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Blamed on Bundy: COLD podcast challenges popular theory in Nancy Baird cold case

May 15, 2023, 10:57 PM | Updated: May 16, 2023, 11:11 am

LAYTON, Utah — A young woman disappeared from a gas station where she worked on the 4th of July, 1975. Investigators at the time believed someone had abducted and murdered Nancy Perry Baird, but they were never able to locate her remains.

Nancy Baird yearbook from NAMUS.jpg Caption: Nancy Perry Baird’s photo from the Layton High School class of 1970 yearbook, (Courtesy: NAMUS)

For nearly 50 years, police and many of Baird’s own relatives speculated she might have fallen prey to serial killer Ted Bundy. Now, a review of case files obtained exclusively by KSL’s COLD podcast is casting doubt on that theory of Bundy’s involvement, while also revealing other leads overlooked by past investigators.

The disappearance of Nancy Baird

Nancy Baird married young, just out of high school, and had a son with her husband, Floyd Dee Baird, soon afterward. Their marriage lasted only a few brief years.

Nancy Perry poses in her wedding dress circa April 1970. (Courtesy: Nancy Baird family)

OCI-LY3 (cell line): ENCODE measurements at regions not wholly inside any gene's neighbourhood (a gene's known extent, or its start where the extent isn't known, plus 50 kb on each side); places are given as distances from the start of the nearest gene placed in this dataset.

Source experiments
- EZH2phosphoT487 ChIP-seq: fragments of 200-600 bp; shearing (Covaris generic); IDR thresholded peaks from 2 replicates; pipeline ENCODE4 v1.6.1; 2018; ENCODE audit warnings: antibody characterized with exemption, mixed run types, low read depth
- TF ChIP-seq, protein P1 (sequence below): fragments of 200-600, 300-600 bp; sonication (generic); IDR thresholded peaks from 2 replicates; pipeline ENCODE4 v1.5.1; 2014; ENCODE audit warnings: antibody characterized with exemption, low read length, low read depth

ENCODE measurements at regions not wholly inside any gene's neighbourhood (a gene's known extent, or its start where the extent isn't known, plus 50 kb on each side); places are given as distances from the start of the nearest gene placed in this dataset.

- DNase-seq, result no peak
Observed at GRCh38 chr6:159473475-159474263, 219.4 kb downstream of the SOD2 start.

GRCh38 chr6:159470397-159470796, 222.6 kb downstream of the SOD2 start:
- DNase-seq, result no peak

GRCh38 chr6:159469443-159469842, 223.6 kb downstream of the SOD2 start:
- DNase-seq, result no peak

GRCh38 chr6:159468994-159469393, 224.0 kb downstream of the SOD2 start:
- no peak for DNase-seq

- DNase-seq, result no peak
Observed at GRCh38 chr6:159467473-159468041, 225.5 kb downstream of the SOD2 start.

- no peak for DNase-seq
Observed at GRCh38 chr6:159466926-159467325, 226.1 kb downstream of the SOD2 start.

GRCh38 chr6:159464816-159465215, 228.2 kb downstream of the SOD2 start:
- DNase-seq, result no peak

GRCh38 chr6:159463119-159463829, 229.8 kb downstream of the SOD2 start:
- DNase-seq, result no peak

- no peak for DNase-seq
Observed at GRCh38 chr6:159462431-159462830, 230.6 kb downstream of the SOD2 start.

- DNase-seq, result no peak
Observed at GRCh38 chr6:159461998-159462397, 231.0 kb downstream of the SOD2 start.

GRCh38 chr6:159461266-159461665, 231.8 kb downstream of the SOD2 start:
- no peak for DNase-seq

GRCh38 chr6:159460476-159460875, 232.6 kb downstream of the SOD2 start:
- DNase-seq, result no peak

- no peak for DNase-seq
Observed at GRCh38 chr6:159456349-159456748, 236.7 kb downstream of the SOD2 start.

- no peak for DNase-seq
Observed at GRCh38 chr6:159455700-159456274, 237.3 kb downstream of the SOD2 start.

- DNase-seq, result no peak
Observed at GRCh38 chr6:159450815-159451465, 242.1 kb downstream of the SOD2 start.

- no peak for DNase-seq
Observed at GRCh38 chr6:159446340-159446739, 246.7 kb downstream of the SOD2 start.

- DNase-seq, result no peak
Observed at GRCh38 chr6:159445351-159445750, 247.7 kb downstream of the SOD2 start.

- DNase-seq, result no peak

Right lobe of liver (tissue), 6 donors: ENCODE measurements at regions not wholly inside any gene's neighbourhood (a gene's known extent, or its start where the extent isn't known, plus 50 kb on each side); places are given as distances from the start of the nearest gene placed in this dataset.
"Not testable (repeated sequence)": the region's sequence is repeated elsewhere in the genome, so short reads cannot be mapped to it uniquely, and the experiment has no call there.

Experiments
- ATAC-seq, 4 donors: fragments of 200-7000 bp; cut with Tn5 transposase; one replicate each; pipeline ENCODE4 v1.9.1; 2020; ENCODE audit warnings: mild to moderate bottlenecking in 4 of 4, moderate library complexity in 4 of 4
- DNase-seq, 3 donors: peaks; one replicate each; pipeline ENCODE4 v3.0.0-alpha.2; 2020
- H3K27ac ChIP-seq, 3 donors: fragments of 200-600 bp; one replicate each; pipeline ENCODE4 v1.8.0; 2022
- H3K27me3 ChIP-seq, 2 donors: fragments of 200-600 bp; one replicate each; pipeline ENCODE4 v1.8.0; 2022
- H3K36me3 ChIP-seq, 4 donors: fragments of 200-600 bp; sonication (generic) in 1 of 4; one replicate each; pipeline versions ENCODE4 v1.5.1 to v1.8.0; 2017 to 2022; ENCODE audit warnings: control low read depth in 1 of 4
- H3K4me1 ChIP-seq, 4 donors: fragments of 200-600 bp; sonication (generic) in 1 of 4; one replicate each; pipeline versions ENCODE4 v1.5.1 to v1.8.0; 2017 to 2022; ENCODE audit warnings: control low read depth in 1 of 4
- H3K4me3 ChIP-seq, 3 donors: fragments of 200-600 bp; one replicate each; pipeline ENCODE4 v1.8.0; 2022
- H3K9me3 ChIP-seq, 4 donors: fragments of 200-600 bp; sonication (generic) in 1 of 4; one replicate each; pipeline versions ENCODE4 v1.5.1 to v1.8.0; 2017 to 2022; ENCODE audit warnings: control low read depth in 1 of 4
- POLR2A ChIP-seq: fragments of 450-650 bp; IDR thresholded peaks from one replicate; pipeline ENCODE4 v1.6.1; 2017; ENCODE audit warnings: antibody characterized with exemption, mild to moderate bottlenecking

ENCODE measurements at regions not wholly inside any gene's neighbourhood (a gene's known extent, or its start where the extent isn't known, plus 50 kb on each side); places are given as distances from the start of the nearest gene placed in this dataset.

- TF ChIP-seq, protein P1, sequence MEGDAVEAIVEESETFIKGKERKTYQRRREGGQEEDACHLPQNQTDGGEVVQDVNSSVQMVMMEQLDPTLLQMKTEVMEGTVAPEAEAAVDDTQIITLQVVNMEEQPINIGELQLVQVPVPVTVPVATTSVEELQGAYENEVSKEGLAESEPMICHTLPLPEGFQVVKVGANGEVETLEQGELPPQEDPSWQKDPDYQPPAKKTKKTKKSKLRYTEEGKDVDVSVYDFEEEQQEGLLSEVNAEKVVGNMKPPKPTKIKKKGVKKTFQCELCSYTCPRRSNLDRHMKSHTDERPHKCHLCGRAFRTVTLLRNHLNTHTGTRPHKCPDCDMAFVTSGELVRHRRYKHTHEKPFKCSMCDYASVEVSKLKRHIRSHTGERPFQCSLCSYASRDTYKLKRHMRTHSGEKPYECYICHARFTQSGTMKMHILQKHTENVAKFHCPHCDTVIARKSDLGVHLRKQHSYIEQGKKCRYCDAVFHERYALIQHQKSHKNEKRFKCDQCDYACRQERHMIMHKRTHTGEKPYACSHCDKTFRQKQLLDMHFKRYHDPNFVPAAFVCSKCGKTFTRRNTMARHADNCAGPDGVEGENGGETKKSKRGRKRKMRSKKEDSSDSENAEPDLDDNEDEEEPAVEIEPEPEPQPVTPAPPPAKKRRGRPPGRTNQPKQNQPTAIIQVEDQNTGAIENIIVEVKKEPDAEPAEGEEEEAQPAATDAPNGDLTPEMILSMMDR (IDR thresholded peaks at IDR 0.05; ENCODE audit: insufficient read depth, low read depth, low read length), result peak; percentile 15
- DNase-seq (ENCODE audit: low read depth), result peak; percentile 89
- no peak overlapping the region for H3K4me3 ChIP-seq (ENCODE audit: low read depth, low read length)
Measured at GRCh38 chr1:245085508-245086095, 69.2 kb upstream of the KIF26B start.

By July of 1975, Nancy Baird was 23 years old, single, and raising her 4-year-old son. On the afternoon of July 4, Baird left her son with her parents at their home in the small town of East Layton, Utah, and went to work. She held a job as a clerk at a Fina-brand gas station and convenience store near the southwest corner of U.S. Highway 89 and Cherry Lane.

East Layton was a town of only about 1,000 residents. It had a police department comprised of four individuals: a part-time chief, one full-time officer, and two part-time reserve officers. At that time, none of the four had attended Utah’s police academy.

COLD obtained a report later written by the town’s full-time officer, David Ray Anderson. He described stopping by the Fina station between 5:10 and 5:15 p.m. on the day Baird disappeared. Anderson wrote he interacted with Baird, and everything seemed “10-4,” indicating nothing appeared amiss.

Anderson wrote he then left the Fina station and drove to another gas station on the opposite corner of the highway. In his report, he described looking back toward the Fina between 5:30 and 5:30 p.m., noticing a green van parked outside. He “went over to check it out,” without explaining why the van piqued his suspicion.